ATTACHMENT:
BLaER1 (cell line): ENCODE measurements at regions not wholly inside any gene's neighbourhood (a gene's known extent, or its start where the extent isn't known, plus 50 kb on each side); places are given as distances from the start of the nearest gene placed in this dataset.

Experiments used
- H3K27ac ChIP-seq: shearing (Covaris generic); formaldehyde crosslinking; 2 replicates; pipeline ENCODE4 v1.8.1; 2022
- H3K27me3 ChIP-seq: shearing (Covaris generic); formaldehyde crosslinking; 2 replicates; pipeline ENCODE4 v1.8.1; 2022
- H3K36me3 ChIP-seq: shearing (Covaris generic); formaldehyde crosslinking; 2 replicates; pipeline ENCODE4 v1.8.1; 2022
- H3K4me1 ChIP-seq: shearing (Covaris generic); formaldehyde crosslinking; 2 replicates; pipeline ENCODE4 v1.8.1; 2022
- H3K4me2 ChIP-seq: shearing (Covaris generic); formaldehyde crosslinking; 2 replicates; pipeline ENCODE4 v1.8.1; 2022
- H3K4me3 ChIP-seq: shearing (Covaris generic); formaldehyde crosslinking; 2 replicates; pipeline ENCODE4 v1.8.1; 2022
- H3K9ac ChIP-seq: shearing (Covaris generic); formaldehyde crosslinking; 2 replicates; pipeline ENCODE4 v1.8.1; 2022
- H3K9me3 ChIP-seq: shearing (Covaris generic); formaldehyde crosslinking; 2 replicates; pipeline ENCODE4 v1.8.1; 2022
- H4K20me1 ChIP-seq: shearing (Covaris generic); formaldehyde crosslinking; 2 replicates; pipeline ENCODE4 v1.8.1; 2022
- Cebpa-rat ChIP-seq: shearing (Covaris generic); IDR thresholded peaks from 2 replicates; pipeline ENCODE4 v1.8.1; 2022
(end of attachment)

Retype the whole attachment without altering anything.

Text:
BLaER1 (cell line): ENCODE measurements at regions not wholly inside any gene's neighbourhood (a gene's known extent, or its start where the extent isn't known, plus 50 kb on each side); places are given as distances from the start of the nearest gene placed in this dataset.

Experiments used
- H3K27ac ChIP-seq: shearing (Covaris generic); formaldehyde crosslinking; 2 replicates; pipeline ENCODE4 v1.8.1; 2022
- H3K27me3 ChIP-seq: shearing (Covaris generic); formaldehyde crosslinking; 2 replicates; pipeline ENCODE4 v1.8.1; 2022
- H3K36me3 ChIP-seq: shearing (Covaris generic); formaldehyde crosslinking; 2 replicates; pipeline ENCODE4 v1.8.1; 2022
- H3K4me1 ChIP-seq: shearing (Covaris generic); formaldehyde crosslinking; 2 replicates; pipeline ENCODE4 v1.8.1; 2022
- H3K4me2 ChIP-seq: shearing (Covaris generic); formaldehyde crosslinking; 2 replicates; pipeline ENCODE4 v1.8.1; 2022
- H3K4me3 ChIP-seq: shearing (Covaris generic); formaldehyde crosslinking; 2 replicates; pipeline ENCODE4 v1.8.1; 2022
- H3K9ac ChIP-seq: shearing (Covaris generic); formaldehyde crosslinking; 2 replicates; pipeline ENCODE4 v1.8.1; 2022
- H3K9me3 ChIP-seq: shearing (Covaris generic); formaldehyde crosslinking; 2 replicates; pipeline ENCODE4 v1.8.1; 2022
- H4K20me1 ChIP-seq: shearing (Covaris generic); formaldehyde crosslinking; 2 replicates; pipeline ENCODE4 v1.8.1; 2022
- Cebpa-rat ChIP-seq: shearing (Covaris generic); IDR thresholded peaks from 2 replicates; pipeline ENCODE4 v1.8.1; 2022